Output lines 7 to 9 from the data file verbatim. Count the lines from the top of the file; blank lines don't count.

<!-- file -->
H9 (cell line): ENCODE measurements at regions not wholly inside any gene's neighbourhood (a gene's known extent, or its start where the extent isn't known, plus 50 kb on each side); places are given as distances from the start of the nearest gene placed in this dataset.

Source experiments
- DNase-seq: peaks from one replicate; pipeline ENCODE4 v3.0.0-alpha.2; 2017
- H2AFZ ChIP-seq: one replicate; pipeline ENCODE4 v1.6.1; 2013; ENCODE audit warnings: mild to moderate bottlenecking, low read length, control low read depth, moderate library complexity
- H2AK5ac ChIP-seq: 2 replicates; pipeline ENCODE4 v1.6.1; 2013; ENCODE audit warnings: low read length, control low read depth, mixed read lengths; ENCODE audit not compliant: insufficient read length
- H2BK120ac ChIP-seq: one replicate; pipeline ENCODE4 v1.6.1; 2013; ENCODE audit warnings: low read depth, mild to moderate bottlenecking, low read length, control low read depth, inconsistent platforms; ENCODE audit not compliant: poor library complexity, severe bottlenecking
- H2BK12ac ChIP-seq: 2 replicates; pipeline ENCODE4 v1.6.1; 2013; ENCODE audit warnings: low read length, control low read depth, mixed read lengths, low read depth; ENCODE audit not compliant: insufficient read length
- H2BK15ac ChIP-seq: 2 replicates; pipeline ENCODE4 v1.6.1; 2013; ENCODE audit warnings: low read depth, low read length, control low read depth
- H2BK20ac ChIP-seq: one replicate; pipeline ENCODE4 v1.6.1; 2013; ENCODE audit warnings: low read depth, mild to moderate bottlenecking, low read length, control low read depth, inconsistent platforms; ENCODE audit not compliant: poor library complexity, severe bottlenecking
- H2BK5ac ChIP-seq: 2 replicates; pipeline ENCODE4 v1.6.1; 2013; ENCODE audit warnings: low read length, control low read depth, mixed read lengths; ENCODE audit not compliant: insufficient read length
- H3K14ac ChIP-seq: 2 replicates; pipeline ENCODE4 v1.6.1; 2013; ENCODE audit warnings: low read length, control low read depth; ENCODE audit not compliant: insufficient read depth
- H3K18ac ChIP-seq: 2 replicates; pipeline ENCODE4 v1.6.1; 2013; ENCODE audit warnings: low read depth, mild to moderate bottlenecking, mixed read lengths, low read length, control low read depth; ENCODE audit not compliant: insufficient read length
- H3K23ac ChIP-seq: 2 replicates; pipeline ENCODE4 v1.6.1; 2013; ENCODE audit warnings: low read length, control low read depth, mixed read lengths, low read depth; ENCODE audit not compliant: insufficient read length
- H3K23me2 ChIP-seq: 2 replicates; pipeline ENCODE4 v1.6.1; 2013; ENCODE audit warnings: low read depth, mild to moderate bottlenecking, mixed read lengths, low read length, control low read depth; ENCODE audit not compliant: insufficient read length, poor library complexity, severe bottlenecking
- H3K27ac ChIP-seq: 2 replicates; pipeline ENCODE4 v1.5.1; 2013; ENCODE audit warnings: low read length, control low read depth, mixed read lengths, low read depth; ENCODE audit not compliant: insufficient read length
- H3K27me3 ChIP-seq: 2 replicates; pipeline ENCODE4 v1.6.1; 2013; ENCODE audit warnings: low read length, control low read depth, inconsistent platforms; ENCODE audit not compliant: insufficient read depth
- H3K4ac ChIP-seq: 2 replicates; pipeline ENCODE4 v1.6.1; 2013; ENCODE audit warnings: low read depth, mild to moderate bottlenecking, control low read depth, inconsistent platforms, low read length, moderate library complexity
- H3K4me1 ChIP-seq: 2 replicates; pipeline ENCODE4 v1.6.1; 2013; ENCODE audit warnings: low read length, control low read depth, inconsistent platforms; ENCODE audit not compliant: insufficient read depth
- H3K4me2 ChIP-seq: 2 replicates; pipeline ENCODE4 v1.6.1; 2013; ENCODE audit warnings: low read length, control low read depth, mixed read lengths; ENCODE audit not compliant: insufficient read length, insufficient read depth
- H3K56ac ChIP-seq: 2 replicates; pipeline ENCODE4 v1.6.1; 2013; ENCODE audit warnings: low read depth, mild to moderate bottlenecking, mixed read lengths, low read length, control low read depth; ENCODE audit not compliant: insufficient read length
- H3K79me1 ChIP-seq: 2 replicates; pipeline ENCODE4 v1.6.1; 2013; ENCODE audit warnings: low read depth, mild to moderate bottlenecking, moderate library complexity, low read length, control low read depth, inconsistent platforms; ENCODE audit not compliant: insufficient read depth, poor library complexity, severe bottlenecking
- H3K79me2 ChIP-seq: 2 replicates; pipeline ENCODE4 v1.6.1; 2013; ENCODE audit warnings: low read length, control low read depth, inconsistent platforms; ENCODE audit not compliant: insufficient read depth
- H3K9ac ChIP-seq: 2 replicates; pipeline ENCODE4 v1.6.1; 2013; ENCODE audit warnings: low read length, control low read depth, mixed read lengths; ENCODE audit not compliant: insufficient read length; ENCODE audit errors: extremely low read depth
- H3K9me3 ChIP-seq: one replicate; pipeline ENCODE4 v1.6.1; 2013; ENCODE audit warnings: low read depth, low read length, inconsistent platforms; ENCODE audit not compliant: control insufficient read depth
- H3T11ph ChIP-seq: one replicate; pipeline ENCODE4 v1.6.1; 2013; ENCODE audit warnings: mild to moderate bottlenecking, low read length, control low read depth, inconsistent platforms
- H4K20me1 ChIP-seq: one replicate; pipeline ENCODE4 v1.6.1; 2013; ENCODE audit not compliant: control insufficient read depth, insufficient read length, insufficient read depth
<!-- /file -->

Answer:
- H2BK12ac ChIP-seq: 2 replicates; pipeline ENCODE4 v1.6.1; 2013; ENCODE audit warnings: low read length, control low read depth, mixed read lengths, low read depth; ENCODE audit not compliant: insufficient read length
- H2BK15ac ChIP-seq: 2 replicates; pipeline ENCODE4 v1.6.1; 2013; ENCODE audit warnings: low read depth, low read length, control low read depth
- H2BK20ac ChIP-seq: one replicate; pipeline ENCODE4 v1.6.1; 2013; ENCODE audit warnings: low read depth, mild to moderate bottlenecking, low read length, control low read depth, inconsistent platforms; ENCODE audit not compliant: poor library complexity, severe bottlenecking